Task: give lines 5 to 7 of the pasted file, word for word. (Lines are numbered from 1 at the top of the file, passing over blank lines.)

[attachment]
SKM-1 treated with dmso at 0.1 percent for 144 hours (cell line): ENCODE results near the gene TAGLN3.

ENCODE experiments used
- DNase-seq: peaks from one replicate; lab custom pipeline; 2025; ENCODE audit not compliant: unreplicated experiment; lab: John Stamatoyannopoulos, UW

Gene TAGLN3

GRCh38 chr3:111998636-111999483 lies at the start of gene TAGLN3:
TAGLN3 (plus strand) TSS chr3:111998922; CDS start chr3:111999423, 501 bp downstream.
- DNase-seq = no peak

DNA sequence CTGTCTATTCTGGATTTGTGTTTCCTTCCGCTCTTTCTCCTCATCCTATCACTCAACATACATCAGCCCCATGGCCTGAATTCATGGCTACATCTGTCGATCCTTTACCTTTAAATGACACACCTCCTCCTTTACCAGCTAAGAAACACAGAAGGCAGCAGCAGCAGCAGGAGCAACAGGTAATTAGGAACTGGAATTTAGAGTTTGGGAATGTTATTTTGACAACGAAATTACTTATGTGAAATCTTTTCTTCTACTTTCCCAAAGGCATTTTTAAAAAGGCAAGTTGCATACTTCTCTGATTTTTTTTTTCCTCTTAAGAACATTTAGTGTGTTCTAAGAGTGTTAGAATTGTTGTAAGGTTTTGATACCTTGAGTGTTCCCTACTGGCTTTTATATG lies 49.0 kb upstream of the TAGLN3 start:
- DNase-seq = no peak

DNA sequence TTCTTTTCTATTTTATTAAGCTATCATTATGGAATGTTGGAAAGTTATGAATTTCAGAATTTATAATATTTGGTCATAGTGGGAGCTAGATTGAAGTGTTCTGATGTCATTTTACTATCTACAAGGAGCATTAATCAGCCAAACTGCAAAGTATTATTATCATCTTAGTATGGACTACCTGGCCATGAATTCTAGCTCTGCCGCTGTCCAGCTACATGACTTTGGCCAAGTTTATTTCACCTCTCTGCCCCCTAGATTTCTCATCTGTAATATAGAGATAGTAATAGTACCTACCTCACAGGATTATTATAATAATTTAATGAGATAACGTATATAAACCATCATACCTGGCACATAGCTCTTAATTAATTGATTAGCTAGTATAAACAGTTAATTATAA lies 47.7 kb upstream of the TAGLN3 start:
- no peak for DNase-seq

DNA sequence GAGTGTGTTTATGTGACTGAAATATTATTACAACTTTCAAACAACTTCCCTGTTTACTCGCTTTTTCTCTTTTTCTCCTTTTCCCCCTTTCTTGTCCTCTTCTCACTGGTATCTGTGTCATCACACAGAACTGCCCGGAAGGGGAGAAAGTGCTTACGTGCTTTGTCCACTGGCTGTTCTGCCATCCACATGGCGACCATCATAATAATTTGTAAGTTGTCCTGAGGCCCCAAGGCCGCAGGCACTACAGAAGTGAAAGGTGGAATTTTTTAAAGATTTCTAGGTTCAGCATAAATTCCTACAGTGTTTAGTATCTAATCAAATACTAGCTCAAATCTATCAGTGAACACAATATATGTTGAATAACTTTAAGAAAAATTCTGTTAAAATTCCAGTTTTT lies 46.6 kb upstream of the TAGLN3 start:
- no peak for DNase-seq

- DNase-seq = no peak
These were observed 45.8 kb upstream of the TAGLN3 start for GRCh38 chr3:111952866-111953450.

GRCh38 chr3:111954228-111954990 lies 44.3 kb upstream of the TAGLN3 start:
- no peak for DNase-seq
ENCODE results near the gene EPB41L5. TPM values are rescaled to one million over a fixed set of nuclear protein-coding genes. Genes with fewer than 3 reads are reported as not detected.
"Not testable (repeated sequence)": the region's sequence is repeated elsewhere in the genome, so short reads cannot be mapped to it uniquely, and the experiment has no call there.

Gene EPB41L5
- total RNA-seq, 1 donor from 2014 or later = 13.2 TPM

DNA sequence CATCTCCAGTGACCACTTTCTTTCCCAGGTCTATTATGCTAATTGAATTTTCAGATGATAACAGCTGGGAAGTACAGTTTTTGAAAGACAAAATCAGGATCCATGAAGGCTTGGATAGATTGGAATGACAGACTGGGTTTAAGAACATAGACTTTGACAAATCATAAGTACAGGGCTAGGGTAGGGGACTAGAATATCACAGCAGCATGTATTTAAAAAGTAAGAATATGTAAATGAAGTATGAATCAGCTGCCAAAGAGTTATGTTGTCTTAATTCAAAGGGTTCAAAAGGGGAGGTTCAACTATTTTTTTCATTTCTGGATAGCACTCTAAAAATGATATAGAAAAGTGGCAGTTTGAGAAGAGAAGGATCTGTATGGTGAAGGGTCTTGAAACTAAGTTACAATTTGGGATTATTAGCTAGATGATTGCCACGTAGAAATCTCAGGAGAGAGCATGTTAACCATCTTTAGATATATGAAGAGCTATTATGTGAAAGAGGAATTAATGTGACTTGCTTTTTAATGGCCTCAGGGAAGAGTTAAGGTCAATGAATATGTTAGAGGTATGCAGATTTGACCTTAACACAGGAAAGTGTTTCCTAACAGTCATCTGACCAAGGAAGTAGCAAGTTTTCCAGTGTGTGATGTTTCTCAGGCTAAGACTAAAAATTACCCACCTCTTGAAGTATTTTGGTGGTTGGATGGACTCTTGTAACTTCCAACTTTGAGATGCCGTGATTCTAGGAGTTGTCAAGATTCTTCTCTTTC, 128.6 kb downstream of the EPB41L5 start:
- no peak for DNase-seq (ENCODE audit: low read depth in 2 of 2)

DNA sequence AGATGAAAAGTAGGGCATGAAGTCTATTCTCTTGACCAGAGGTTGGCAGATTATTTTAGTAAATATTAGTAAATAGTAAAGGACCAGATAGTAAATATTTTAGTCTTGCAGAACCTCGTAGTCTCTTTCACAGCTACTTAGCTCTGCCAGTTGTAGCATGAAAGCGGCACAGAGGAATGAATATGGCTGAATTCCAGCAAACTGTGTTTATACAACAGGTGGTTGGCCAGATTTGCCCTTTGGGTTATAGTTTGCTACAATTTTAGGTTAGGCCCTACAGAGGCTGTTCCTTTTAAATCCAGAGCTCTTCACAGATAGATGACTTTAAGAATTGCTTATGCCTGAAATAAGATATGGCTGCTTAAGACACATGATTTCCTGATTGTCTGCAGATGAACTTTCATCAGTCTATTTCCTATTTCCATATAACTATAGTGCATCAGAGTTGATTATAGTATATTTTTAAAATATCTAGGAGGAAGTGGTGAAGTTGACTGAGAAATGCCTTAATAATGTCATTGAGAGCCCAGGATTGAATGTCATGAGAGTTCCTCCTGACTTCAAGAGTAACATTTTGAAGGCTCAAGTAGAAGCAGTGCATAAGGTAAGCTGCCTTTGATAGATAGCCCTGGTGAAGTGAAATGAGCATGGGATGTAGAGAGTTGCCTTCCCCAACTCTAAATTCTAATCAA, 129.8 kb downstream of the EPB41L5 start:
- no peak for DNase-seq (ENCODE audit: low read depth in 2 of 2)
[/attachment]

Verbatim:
GRCh38 chr3:111998636-111999483 lies at the start of gene TAGLN3:
TAGLN3 (plus strand) TSS chr3:111998922; CDS start chr3:111999423, 501 bp downstream.
- DNase-seq = no peak